So, if you’re a Co-op Member Owner, to some extent you’re a boss. That’s right, if you are a Co-op Shareholder who invests time weekly or monthly at Honest Weight, you are also an employer. And if you are a Co-op employee, you may also be a Shareholder or even a Member Owner. Sound confusing? It doesn’t have to be. Theoretically, whether Member Owner or employee or both, we all share the same mission: a commitment to providing the community with affordable, high quality natural foods and products for healthy living. The quest for participation, economic fairness, respect for the environment, and other co-operative principles inform and drive what we do. With these concepts in mind, Honest Weight’s administration considers laws and regulations, the Co-op’s operational needs and budget, and the employment/life balance when establishing and implementing Honest Weight’s employment policies Alexis DeLaTorre, Recruitment and Retention Specialist, describes the Co-op’s culture as mission-centric, creating a setting where lifestyle and needs of employees are respected and balanced with the needs of the Co-op. This plays out in the employment experience in a variety of ways.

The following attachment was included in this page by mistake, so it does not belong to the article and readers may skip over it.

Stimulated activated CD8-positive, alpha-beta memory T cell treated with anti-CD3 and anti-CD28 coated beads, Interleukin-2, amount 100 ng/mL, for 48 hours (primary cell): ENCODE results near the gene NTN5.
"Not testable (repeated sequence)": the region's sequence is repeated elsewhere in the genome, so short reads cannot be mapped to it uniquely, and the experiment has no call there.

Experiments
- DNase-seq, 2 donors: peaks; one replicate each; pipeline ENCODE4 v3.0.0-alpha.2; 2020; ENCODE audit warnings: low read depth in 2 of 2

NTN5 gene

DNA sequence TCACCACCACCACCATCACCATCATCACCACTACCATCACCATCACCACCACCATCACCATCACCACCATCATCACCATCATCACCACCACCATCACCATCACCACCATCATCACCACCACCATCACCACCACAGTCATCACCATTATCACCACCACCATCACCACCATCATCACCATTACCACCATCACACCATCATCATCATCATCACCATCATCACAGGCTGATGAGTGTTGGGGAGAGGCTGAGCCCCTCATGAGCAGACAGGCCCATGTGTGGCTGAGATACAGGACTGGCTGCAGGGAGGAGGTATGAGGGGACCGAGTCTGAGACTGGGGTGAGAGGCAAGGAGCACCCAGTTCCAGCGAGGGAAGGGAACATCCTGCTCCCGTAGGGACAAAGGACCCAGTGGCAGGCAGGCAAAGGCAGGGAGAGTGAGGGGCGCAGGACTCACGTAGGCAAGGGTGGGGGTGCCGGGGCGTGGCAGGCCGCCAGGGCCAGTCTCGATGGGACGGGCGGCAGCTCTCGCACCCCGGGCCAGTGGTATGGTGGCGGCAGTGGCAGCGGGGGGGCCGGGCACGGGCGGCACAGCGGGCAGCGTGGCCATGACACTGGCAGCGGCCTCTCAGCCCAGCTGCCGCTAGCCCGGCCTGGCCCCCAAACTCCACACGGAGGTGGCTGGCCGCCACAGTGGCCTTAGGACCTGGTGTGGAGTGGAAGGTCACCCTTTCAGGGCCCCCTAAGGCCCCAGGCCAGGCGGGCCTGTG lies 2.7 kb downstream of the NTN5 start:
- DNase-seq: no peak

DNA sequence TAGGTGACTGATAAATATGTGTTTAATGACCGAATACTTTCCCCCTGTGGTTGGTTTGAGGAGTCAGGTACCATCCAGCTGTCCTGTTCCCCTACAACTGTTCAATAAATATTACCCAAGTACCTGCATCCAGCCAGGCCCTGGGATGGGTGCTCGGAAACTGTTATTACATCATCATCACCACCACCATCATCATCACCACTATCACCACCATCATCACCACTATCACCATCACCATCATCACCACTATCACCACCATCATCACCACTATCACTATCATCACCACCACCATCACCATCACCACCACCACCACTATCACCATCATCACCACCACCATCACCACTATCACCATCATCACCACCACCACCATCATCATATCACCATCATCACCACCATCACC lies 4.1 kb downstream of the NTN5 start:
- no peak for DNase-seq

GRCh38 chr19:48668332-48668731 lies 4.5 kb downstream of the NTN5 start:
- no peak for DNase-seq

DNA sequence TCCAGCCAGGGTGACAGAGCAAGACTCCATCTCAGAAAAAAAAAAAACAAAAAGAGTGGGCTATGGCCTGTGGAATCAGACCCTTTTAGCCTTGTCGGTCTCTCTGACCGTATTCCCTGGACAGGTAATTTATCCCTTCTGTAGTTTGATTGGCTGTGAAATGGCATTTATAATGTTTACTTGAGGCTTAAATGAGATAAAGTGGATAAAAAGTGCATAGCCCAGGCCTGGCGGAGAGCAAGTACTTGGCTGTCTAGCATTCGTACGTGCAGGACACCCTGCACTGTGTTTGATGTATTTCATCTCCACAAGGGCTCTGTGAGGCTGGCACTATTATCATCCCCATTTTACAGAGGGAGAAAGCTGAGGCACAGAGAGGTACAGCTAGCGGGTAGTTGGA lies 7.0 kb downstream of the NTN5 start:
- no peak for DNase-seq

Programs for employees reflect, support, and sometimes spearhead the Co-op culture. For example, the Bicycle Commuters Benefit Program was begun by a committee that included Mary Lou Nolan-Gillham and has been met with much enthusiasm. Inspired by the realization that parking spaces are limited and have a cost, the program offers a small monetary reimbursement to employees who ride bikes to work. The availability of bike lockers and another benefit, the employee shower, make this a workable option.